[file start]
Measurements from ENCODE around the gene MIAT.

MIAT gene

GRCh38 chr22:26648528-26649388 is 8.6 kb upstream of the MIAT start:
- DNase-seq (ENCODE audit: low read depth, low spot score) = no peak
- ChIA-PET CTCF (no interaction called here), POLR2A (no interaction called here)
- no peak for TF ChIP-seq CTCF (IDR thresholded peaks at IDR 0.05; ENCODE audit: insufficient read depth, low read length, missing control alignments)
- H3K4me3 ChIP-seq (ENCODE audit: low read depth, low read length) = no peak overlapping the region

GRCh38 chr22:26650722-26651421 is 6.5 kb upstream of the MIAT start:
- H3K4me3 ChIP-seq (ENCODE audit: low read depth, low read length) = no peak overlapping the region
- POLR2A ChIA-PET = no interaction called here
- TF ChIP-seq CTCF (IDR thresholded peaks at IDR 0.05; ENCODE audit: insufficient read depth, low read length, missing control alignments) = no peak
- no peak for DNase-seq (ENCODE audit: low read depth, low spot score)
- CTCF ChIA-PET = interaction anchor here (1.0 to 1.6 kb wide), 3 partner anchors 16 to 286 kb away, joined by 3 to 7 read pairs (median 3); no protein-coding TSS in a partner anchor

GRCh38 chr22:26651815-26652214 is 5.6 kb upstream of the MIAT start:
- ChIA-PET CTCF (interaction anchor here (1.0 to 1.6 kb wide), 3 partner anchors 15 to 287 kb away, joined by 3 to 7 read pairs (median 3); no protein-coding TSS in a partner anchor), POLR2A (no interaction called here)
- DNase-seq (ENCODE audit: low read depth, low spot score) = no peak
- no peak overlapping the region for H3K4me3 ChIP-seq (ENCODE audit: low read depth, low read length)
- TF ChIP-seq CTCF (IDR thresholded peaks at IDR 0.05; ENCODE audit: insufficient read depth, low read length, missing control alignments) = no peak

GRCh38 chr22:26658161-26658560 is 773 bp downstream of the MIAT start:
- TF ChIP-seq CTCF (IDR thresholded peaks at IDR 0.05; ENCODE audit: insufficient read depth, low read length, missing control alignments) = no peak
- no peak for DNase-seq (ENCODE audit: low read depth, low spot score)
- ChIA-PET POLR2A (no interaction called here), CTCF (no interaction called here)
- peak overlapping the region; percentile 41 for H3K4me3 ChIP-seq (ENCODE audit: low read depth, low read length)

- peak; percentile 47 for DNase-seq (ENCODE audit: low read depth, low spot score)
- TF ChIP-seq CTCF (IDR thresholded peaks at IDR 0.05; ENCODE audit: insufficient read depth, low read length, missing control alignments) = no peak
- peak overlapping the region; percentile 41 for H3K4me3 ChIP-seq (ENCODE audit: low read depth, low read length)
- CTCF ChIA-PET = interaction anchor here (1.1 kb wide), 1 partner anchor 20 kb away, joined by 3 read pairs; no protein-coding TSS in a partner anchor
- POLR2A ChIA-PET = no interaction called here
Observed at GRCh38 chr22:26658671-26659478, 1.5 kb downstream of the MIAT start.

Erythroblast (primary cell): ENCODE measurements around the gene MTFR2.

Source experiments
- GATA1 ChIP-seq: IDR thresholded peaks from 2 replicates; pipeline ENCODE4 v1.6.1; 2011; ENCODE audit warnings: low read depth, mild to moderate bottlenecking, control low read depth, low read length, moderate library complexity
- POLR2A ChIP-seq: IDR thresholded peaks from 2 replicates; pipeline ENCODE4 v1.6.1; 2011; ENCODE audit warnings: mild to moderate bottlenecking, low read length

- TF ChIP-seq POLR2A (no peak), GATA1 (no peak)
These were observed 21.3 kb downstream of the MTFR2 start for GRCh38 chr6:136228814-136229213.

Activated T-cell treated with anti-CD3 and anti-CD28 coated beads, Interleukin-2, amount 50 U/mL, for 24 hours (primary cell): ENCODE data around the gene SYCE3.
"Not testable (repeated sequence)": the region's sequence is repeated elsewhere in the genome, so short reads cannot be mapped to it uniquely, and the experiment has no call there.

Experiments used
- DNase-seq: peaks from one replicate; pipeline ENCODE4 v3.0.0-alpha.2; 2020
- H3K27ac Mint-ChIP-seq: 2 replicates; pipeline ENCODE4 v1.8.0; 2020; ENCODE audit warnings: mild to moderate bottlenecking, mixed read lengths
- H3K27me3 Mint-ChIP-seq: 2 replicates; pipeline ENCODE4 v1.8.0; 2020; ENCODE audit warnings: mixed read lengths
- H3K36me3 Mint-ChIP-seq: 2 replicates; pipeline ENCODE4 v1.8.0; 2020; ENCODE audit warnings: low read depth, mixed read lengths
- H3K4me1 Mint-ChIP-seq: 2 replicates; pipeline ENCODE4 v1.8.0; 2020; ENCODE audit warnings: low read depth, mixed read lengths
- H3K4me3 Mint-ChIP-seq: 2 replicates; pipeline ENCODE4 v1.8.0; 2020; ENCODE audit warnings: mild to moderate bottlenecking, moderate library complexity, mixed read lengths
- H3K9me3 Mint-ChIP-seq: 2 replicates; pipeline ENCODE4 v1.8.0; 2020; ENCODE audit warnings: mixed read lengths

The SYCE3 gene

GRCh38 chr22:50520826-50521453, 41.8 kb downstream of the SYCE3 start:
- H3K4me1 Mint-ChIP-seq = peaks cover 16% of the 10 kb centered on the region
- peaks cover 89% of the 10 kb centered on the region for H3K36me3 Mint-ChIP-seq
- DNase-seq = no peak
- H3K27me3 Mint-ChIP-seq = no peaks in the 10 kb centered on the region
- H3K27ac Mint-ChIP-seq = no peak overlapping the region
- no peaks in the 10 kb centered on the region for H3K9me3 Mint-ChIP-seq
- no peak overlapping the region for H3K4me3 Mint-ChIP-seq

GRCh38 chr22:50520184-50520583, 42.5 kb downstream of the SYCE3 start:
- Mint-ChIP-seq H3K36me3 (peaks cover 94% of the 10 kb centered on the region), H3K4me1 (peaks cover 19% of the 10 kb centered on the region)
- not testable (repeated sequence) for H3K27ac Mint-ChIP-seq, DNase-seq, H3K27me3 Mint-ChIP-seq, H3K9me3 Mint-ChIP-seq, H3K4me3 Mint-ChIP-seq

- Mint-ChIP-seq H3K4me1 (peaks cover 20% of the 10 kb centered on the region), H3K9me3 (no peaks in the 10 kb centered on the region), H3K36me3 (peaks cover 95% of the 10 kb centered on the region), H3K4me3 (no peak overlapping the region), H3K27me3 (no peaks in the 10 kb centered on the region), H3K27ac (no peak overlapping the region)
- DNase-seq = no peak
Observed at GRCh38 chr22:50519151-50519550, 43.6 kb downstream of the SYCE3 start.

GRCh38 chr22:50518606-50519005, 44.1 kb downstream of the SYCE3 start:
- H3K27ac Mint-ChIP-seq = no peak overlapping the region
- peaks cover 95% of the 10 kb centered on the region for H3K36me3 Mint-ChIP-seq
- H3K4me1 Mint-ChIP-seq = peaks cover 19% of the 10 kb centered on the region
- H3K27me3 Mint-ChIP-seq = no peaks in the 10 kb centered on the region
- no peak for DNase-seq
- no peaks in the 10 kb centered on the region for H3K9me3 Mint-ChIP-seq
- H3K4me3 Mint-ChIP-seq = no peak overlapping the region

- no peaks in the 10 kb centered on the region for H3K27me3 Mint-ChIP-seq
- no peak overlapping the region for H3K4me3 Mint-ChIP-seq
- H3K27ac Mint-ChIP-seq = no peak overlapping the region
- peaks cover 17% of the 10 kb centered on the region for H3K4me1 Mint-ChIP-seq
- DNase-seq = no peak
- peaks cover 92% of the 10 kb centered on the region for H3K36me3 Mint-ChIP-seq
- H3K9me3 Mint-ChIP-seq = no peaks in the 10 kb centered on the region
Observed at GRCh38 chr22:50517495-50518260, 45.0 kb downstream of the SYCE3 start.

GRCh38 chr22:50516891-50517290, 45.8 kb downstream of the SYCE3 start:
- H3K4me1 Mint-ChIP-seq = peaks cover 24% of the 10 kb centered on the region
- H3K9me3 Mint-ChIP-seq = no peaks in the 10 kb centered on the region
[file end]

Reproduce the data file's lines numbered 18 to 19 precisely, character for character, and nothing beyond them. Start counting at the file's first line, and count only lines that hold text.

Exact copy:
- TF ChIP-seq CTCF (IDR thresholded peaks at IDR 0.05; ENCODE audit: insufficient read depth, low read length, missing control alignments) = no peak

GRCh38 chr22:26658161-26658560 is 773 bp downstream of the MIAT start: